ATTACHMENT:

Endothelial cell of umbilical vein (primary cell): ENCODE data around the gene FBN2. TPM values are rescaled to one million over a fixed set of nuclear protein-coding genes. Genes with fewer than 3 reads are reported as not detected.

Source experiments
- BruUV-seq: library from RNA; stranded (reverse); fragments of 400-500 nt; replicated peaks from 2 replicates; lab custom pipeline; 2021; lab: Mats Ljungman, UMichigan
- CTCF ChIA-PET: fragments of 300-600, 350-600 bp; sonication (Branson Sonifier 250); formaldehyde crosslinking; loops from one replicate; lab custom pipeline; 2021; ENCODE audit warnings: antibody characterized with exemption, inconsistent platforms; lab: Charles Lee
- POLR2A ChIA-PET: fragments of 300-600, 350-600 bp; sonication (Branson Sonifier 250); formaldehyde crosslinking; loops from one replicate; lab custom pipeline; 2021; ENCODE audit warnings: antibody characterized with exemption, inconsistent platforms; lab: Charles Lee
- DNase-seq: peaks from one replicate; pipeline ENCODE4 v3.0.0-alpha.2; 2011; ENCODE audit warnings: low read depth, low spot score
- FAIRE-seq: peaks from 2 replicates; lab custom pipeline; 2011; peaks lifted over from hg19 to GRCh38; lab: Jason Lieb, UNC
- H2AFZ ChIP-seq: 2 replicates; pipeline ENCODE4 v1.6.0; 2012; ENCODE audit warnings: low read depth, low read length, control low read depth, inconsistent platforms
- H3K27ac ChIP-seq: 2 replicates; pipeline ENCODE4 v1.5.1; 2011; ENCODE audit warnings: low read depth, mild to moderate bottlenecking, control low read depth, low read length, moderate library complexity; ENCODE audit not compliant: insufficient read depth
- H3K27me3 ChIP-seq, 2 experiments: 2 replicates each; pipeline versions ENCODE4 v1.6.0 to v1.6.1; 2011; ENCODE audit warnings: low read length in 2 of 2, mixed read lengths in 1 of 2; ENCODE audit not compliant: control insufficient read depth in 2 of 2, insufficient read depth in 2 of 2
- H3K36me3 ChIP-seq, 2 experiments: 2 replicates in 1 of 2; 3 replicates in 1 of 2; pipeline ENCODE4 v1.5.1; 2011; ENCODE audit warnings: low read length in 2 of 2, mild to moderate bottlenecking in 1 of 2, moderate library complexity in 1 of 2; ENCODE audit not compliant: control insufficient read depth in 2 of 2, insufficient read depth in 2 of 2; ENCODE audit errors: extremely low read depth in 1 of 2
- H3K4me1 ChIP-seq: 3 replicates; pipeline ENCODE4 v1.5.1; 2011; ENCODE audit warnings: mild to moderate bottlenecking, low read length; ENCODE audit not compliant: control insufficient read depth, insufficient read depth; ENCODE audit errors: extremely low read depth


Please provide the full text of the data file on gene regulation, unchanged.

Endothelial cell of umbilical vein (primary cell): ENCODE data around the gene FBN2. TPM values are rescaled to one million over a fixed set of nuclear protein-coding genes. Genes with fewer than 3 reads are reported as not detected.

Source experiments
- BruUV-seq: library from RNA; stranded (reverse); fragments of 400-500 nt; replicated peaks from 2 replicates; lab custom pipeline; 2021; lab: Mats Ljungman, UMichigan
- CTCF ChIA-PET: fragments of 300-600, 350-600 bp; sonication (Branson Sonifier 250); formaldehyde crosslinking; loops from one replicate; lab custom pipeline; 2021; ENCODE audit warnings: antibody characterized with exemption, inconsistent platforms; lab: Charles Lee
- POLR2A ChIA-PET: fragments of 300-600, 350-600 bp; sonication (Branson Sonifier 250); formaldehyde crosslinking; loops from one replicate; lab custom pipeline; 2021; ENCODE audit warnings: antibody characterized with exemption, inconsistent platforms; lab: Charles Lee
- DNase-seq: peaks from one replicate; pipeline ENCODE4 v3.0.0-alpha.2; 2011; ENCODE audit warnings: low read depth, low spot score
- FAIRE-seq: peaks from 2 replicates; lab custom pipeline; 2011; peaks lifted over from hg19 to GRCh38; lab: Jason Lieb, UNC
- H2AFZ ChIP-seq: 2 replicates; pipeline ENCODE4 v1.6.0; 2012; ENCODE audit warnings: low read depth, low read length, control low read depth, inconsistent platforms
- H3K27ac ChIP-seq: 2 replicates; pipeline ENCODE4 v1.5.1; 2011; ENCODE audit warnings: low read depth, mild to moderate bottlenecking, control low read depth, low read length, moderate library complexity; ENCODE audit not compliant: insufficient read depth
- H3K27me3 ChIP-seq, 2 experiments: 2 replicates each; pipeline versions ENCODE4 v1.6.0 to v1.6.1; 2011; ENCODE audit warnings: low read length in 2 of 2, mixed read lengths in 1 of 2; ENCODE audit not compliant: control insufficient read depth in 2 of 2, insufficient read depth in 2 of 2
- H3K36me3 ChIP-seq, 2 experiments: 2 replicates in 1 of 2; 3 replicates in 1 of 2; pipeline ENCODE4 v1.5.1; 2011; ENCODE audit warnings: low read length in 2 of 2, mild to moderate bottlenecking in 1 of 2, moderate library complexity in 1 of 2; ENCODE audit not compliant: control insufficient read depth in 2 of 2, insufficient read depth in 2 of 2; ENCODE audit errors: extremely low read depth in 1 of 2
- H3K4me1 ChIP-seq: 3 replicates; pipeline ENCODE4 v1.5.1; 2011; ENCODE audit warnings: mild to moderate bottlenecking, low read length; ENCODE audit not compliant: control insufficient read depth, insufficient read depth; ENCODE audit errors: extremely low read depth